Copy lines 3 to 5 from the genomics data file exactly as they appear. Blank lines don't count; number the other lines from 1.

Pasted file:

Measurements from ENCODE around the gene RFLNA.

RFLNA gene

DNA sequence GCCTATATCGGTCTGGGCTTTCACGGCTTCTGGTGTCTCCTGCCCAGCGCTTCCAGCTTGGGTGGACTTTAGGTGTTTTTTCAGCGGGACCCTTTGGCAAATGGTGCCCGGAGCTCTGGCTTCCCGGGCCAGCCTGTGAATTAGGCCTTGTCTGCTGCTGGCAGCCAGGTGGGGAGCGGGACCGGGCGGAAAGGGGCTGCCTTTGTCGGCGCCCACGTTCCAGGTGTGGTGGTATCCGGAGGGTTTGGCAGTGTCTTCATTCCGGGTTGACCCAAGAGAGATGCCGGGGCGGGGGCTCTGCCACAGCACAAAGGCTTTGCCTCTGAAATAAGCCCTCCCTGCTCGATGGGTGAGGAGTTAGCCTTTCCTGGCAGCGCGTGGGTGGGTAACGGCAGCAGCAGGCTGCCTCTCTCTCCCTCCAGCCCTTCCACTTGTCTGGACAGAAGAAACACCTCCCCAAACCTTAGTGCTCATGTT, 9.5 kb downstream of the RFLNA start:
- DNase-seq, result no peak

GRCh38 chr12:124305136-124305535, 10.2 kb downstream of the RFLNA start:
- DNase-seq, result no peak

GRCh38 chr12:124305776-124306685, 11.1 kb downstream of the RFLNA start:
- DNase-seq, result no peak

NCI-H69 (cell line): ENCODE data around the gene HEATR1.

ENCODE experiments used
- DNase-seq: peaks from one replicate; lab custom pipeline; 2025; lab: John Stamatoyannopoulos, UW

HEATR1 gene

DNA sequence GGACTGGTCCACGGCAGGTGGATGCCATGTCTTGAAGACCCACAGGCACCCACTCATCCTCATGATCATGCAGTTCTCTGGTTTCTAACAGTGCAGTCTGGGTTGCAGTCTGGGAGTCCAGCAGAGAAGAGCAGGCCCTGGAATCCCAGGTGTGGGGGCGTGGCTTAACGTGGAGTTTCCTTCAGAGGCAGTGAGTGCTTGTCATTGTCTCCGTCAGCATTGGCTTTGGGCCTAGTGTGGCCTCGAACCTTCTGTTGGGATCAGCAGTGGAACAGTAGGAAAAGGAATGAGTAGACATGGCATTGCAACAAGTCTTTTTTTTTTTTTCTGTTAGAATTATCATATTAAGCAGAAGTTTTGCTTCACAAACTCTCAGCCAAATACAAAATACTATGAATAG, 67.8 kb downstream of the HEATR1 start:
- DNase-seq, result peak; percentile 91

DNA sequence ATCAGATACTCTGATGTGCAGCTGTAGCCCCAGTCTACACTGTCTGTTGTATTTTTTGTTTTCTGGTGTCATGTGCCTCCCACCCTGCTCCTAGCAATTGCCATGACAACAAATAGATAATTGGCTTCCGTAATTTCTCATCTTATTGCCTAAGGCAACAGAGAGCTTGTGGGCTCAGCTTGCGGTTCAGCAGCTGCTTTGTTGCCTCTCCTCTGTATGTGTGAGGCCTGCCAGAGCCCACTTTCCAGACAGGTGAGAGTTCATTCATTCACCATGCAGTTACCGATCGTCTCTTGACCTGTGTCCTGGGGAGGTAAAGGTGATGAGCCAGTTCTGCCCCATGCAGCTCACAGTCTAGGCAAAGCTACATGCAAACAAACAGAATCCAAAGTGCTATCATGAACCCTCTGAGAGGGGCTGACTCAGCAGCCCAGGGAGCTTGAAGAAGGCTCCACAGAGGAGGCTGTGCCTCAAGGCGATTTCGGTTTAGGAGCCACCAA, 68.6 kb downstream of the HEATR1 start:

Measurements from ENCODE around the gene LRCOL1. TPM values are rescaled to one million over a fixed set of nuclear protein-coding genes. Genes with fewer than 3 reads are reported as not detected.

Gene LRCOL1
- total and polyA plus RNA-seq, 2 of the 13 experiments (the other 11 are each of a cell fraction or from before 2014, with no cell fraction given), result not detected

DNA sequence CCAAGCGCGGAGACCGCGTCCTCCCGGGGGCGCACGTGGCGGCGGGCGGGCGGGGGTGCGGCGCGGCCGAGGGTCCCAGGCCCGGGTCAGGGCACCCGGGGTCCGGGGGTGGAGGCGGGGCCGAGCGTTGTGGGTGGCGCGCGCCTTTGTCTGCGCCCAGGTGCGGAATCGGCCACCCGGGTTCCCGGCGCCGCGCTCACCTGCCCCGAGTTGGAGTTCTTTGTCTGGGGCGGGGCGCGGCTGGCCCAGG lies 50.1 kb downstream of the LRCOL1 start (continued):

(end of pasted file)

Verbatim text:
DNA sequence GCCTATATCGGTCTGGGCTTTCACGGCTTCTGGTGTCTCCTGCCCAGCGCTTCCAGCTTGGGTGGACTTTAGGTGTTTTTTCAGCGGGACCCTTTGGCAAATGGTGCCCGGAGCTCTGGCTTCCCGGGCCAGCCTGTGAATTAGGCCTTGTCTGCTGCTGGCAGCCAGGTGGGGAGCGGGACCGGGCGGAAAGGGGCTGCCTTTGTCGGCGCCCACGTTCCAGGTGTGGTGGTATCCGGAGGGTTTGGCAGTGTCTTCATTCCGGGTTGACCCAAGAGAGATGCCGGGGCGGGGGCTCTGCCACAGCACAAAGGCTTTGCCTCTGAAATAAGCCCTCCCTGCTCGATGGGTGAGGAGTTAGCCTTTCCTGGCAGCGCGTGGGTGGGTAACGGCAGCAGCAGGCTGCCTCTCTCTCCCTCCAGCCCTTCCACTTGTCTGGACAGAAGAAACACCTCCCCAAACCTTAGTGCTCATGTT, 9.5 kb downstream of the RFLNA start:
- DNase-seq, result no peak

GRCh38 chr12:124305136-124305535, 10.2 kb downstream of the RFLNA start: